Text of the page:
China, Germany urged to dial up partnership
Green and digital industries ‘important’ stabilizers for bilateral investment
Published: Nov 25, 2020 08:45 PM

Chinese President Xi Jinping co-hosts a China-Germany-EU leaders' meeting in Beijing, capital of China, Sept. 14, 2020, via video link with German Chancellor Angela Merkel, whose country currently holds the EU's rotating presidency, European Council President Charles Michel and European Commission President Ursula von der Leyen. Photo: Xinhua

Germany and China could accelerate their mutual opening-up process to maintain the sound momentum in bilateral trade and investment relations, Chinese analysts said on Wednesday, as the vital talks for a China-EU bilateral investment treaty (BIT) enter the final phase.

Currently, there is growing political will in Beijing and Berlin that the two largest economies, respectively in Asia and Europe, will keep opening-up to each other, which will create even greater benefits for both peoples. 

Chinese experts suggest both governments remove barriers to trade and investment. And, Germany is asked to offer an open environment for Chinese enterprises, as the country is reportedly mulling an information security bill that could add more regulatory constraints on Chinese telecom equipment suppliers, such as Huawei Technologies. 

The bill is seen as a reaction by Berlin to US politicians' call for a so-called "clean network" that excludes Chinese companies such as Huawei.

Zheng Chunrong, a professor of German Studies at Tongji University in Shanghai, told the Global Times while the bill is not explicitly worded to target at Huawei, it is important that China and Germany both move in a positive direction.

"Germany is always asking China to open its market wider, and it would be unacceptable for China if Germany moves to shut its doors to selected Chinese companies," Zheng told the Global Times on Wednesday.

Despite the outbreak of the coronavirus crisis, China's economic relations with Germany and the EU have continued to grow. 

In the second quarter, China surpassed the US and became Germany's largest export market for the first time, having imported goods worth nearly 23 billion euros ($27.25 billion) from Germany. The figure illuminates the prospects for trade and investment cooperation between the two major economic powers, experts say.

China also became the EU's largest trading partner for the first time, with bilateral trade up 2.6 percent to 328.7 billion euros despite the pandemic.

In the first seven months of this year, 245 German firms entered the Chinese market, according to data from China's Ministry of Commerce. German giants like premium carmaker BMW and chemical giant BASF also made increasing investments in China.

Zheng said as the two countries both have the ambition to develop their green and digital economies, and are partners in such fields, those sectors are expected to serve as vital connections in future cooperation.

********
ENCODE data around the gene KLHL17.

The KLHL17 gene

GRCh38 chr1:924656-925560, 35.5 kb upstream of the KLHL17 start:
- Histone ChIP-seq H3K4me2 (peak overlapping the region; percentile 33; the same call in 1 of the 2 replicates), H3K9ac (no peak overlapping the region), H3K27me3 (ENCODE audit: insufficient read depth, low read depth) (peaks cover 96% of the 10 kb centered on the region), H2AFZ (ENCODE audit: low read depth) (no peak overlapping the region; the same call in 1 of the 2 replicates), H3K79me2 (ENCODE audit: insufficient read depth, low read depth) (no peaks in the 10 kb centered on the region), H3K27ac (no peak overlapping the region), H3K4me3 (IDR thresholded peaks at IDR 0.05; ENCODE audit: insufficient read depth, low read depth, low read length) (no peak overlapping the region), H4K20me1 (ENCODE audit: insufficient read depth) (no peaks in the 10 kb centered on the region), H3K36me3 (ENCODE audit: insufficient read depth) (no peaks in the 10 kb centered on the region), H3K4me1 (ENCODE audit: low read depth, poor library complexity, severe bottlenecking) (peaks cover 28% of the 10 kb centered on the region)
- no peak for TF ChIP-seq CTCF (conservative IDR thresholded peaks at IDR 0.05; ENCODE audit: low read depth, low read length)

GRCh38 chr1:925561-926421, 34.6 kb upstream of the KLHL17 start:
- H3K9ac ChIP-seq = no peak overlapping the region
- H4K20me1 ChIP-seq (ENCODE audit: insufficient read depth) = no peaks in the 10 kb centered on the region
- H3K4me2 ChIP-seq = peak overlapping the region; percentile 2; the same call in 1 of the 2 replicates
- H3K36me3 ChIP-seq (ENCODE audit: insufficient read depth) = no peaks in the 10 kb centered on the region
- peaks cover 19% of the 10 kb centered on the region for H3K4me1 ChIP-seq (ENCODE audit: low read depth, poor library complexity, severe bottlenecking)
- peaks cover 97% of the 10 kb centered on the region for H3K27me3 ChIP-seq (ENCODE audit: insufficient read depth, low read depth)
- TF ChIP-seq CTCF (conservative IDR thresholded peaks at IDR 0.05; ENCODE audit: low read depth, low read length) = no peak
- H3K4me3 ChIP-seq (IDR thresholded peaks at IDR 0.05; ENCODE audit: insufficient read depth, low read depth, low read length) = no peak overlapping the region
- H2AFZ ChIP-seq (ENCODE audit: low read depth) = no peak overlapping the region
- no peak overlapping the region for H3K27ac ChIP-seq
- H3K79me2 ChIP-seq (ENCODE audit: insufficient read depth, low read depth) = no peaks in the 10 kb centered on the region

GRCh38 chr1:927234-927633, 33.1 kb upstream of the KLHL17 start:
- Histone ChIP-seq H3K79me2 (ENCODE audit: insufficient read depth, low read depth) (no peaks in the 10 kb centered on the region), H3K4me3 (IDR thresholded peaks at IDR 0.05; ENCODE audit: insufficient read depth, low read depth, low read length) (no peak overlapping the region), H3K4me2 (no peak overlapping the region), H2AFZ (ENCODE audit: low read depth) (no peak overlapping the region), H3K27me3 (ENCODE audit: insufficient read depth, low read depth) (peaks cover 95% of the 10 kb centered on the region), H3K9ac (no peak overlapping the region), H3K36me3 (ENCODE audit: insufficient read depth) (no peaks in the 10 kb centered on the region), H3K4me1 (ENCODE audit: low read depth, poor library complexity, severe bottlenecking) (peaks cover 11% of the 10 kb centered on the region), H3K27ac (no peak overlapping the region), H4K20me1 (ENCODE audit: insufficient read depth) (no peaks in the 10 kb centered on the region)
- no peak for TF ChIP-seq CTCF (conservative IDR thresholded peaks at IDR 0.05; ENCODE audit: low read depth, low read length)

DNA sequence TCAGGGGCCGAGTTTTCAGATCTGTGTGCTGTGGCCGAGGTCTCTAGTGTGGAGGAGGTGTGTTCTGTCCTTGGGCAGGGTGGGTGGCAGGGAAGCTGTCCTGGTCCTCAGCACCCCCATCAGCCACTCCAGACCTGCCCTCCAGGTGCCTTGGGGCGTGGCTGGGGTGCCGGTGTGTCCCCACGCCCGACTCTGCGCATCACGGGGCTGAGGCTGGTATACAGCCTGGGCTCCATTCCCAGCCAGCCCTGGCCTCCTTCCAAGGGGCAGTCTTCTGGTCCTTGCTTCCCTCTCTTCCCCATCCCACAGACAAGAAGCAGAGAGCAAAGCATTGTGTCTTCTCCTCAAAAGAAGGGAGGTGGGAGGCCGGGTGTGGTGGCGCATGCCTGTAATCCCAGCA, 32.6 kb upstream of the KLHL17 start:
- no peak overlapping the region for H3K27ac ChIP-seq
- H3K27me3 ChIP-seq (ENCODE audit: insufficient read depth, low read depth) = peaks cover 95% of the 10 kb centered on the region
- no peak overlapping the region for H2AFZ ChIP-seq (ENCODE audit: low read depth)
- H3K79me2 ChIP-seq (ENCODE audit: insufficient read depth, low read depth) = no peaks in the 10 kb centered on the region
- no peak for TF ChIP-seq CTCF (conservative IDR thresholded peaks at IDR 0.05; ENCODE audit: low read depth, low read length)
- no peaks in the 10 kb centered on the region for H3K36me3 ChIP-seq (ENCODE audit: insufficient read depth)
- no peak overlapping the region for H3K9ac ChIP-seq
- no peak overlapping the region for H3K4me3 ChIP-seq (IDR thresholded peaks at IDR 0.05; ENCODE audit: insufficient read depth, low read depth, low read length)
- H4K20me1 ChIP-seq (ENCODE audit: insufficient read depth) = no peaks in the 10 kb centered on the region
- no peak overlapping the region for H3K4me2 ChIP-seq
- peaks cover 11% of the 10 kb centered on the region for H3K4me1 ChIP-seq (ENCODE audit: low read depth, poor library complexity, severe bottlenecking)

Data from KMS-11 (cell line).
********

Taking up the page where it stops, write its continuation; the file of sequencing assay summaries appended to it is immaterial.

Chinese experts advocate Germany should ramp up its efforts to facilitate negotiations of the China-EU bilateral investment treaty to conclude as soon as possible. 

China has sent a strong signal to the world by announcing its intention to favorably consider joining the Comprehensive and Progressive Agreement for Trans-Pacific Partnership, after the signing the Regional Comprehensive Economic Partnership, which is the world's largest free trade zone.

Experts said Germany, as the leading economy of EU, will play an important role in concluding the BIT talks and reaching a final agreement within this year, or risk pushing the timeline out by a few years.

Cui Hongjian, director of the Department for European Studies at the China Institute of International Studies, told the Global Times on Wednesday that there are still sticking points on issues of market access, labor protection and environmental protection, which could jeopardize the deadline that will arrive in about one month.

The deal, which will inject certainty and a framework into bilateral investment relations amid the headwinds of anti-globalization and unilateralism, will require the two sides to meet each other halfway if it is to be completed, Cui said, noting that "the deal could still be concluded before the year's end."

A number of EU countries, including Germany and France, have rolled out bills that put constraints on business mergers and the way foreign governments subsidize their companies in recent years, and it has put Chinese investors on alert, according to media reports.

Zheng said some EU negotiators are asking for unrealistic concessions from China and the deal can only be reached by two sides meeting each other halfway

After the BIT is concluded, the two sides could move on to a feasibility study of setting up a China-EU free trade zone, Zheng said.

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